‘We Are Never Meeting in Real Life’ by Samantha Irby
Author: Gena Hymowech
August 6, 2017
In the essay collection We Are Never Meeting in Real Life, Bitches Gotta Eat blogger Samantha Irby uses a killer sense of humor to do battle with a life that undermines her almost every step of the way. There’s job crap, dating nonsense, homophobia (Irby’s bisexual), racism, self-esteem issues, and a body & mind plagued by illness. Her audience is anyone who enjoys Larry David, Nora Ephron, and Luvvie Ajayi; the depressed; the angry; the anti-social; those who are generally disappointed by life not meeting their extremely low expectations; or just anyone who wants to be taken on a hugely satisfying emotional journey. Irby shows you that someone else is having as tough a time of it as you are, maybe even tougher. And you know what they say about misery loving company.
The first chapter is a mini-autobiography disguised as an application to get on The Bachelorette, but Irby isn’t trying to be America’s new sweetheart or some perfect wife. She needs a partner who can love her
first thing in the morning. Also, when I’m drunk and refuse to shut up about getting McNuggets from the drive-thru. When I fall asleep in the middle of that movie you paid extra to see in IMAX. […] When I am blasting “More and More” by Blood Sweat & Tears at seven on a Sunday morning while cleaning the kitchen and fucking up your mom’s frittata recipe. […] When I beg you fourteen times to read something I’ve written, then get mad when you tell me what you don’t like about it and I call you an uneducated idiot piece of shit. Lovebird city.
She also takes the show to task for how it tries — laughably — not to seem racist. (“No, she’s never going to pick Marcus or Jonathan, but she will keep them on life support for however many episodes it takes to satisfy the NAACP.”) She imagines a more realistic show, one in which “elimination ceremonies are taking place in the bedroom.” (“Blows air into my vagina? NO ROSE.”) Irby gets us thinking about how not real reality TV is while we look on the ground for where our jaws have fallen.
Evil cats also piss Irby off, and she hilariously anthropomorphizes her own, a stinker named Helen Keller, in “The Miracle Porker.”
I hate this bitch and she hates me. … She eats and craps and scowls at me judgmentally from her perch atop my pillow, silently critiquing my outfit choices through narrowed eyes. (“Sure, you look good in that” — she’ll snarl at my elastic-waisted QVC jeans — “I mean, if you think so.”)
Helen is represented by the cat on the cover, and when you get a book with a cat on the cover, and a title that makes you think it’s going to be all about the Internet, you hardly expect to be punched in the guts by an essay called “Happy Birthday.” Here is Irby recalling how badly her father screwed over her ill mother:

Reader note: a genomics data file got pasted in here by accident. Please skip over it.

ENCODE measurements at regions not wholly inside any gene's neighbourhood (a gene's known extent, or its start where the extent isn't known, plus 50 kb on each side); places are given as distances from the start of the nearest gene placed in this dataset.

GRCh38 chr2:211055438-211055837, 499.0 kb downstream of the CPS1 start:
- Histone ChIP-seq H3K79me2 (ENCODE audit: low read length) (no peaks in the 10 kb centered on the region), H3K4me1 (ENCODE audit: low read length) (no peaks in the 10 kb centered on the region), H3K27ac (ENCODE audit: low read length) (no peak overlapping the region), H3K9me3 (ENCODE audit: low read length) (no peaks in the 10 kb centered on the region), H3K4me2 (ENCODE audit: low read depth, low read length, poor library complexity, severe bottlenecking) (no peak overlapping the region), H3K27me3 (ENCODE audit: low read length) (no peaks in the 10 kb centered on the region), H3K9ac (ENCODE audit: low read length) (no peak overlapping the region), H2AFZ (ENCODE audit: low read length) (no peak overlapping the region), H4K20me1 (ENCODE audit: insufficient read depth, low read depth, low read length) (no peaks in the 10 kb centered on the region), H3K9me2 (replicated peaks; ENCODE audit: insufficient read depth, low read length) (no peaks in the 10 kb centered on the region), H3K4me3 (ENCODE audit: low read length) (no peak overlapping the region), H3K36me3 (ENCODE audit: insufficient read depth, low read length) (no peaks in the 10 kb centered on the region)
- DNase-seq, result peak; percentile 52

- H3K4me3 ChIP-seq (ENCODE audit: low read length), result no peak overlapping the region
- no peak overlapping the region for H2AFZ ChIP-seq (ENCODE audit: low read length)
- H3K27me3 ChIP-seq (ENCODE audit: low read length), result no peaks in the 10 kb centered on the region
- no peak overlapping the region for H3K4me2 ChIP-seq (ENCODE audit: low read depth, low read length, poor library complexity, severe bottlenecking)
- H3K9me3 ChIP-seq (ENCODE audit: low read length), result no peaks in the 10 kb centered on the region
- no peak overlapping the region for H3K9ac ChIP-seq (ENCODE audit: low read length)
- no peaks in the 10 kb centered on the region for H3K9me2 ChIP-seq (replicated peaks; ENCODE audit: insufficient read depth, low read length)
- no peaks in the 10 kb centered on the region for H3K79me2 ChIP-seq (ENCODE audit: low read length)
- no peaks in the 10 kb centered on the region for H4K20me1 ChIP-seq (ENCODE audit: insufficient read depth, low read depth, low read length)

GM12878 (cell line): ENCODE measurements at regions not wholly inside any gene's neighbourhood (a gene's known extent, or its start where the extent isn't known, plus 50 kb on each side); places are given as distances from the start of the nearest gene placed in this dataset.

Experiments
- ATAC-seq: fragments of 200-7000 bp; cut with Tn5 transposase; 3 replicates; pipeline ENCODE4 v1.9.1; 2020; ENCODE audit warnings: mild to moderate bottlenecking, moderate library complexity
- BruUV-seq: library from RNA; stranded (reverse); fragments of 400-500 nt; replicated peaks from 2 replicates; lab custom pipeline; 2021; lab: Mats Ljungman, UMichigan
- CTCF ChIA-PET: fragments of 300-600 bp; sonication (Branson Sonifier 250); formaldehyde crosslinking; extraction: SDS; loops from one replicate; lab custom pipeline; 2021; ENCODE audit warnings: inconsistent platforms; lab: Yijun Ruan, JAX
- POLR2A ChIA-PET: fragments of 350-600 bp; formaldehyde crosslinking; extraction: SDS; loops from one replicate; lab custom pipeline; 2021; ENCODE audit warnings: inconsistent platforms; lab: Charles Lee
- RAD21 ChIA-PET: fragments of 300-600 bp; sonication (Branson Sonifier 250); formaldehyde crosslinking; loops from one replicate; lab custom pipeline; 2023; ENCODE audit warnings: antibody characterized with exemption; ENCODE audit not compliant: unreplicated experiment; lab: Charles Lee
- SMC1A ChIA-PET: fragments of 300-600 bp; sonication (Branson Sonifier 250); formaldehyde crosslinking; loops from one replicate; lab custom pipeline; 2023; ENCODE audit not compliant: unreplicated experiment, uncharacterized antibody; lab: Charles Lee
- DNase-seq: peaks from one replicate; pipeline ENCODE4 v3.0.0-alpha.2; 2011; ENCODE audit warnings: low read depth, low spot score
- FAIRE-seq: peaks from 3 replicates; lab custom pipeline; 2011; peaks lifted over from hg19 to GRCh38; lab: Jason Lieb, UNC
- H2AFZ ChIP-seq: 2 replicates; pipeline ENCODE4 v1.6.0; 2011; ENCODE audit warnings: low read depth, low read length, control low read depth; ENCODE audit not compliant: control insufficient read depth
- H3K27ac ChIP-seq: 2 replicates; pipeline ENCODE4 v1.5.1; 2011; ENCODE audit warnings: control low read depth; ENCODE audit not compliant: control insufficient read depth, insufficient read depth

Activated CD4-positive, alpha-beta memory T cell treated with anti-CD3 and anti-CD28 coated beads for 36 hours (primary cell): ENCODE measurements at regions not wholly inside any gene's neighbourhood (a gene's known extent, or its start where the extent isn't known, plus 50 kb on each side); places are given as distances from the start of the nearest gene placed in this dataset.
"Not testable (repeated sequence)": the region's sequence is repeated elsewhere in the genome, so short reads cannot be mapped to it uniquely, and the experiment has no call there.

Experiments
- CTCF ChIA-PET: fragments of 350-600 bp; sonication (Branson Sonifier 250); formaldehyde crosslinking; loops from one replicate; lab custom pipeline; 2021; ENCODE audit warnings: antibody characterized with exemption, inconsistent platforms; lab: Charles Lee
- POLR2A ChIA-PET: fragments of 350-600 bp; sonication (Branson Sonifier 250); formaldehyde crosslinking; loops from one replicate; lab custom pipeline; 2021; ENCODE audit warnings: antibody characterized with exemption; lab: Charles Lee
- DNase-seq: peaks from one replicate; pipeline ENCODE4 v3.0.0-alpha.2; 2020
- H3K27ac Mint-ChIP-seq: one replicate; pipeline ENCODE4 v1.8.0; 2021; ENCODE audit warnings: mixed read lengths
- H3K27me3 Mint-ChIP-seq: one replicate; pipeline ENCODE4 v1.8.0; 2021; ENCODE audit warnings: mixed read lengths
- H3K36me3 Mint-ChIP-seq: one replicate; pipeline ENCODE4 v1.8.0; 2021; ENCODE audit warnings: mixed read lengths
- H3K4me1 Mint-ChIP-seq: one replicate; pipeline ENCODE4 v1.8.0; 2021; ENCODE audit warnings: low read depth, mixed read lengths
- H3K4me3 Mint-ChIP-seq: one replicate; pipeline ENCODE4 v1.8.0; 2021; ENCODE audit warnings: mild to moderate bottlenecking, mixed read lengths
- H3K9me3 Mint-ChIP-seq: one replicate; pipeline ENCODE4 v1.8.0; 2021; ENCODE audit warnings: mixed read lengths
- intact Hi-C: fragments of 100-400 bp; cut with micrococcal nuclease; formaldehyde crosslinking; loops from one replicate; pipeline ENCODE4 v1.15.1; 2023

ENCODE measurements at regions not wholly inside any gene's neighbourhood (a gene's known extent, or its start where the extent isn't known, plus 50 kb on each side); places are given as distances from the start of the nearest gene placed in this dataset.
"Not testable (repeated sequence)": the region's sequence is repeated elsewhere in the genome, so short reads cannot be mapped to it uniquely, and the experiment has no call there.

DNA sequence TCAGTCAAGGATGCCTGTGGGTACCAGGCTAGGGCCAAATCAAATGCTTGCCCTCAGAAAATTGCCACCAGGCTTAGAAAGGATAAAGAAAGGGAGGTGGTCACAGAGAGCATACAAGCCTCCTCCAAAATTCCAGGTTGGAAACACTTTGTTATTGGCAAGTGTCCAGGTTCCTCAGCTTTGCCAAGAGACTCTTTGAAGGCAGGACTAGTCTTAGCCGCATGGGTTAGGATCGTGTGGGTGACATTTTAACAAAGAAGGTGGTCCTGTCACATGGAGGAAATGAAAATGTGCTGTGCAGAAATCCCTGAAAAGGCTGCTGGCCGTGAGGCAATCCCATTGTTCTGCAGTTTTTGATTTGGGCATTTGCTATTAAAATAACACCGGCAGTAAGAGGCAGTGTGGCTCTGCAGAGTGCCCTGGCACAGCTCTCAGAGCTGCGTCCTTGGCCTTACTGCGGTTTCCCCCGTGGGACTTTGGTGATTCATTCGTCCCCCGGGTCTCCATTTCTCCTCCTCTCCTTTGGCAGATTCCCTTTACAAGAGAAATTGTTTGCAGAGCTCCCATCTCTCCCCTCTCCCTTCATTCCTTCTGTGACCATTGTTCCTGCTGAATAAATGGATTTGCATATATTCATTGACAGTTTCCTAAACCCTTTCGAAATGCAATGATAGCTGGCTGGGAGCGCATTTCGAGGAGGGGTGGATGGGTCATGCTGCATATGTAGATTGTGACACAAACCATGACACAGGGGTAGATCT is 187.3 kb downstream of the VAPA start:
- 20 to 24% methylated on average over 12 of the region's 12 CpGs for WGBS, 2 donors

The state was paying my mother’s nursing home rent to the tune of nine hundred dollars a month, and my dad figured that if he could somehow get her into his household, that money could be his. […] She needed a nurse. She needed a bed that she could raise and lower. She needed a feeding tube. She needed a call button and a daily doctor visit and occupational therapy because she couldn’t remember how to use her hands anymore and, for the nine hundred dollars my father had already gambled away on the lottery, she didn’t have any of those things.
In “Nashville Hot Chicken,” Irby imagines life if both her parents were still alive and it’s not a pretty picture. She believes she would be an adult living at home, connected by the womb to an emotionally manipulative mother, unable to pursue a proper romantic life, and dealing with a lying father who doesn’t stay around long enough to do much of anything. Obviously, she loved them, but there’s no denying life is easier when people who take so much out of you are gone. In that same chapter, Irby describes getting rid of her father’s ashes, and it’s like something out of a Mel Brooks’ movie. This is an author who is not afraid to say things you shouldn’t or look for humor in places you’re not supposed to. This is pure bravery on the page.
Language sticklers might take issue with Irby’s preference for long sentences. Reading one of them is like driving with someone who insists on taking the scenic route when a great shortcut is available, but eventually, you’ll likely come to appreciate her style.
Irby’s wife once tweeted something along the lines of “reading your book [Irby’s first one, Meaty] and never wanna stop.” I felt the same way about We Are Never Meeting in Real Life. And no, I may never meet Irby in real life, but I won’t stop hoping.
We Are Never Meeting in Real Life
By Samantha Irby
Vintage Books/Penguin Random House
Hardcover, 9781101912195, 288 pp.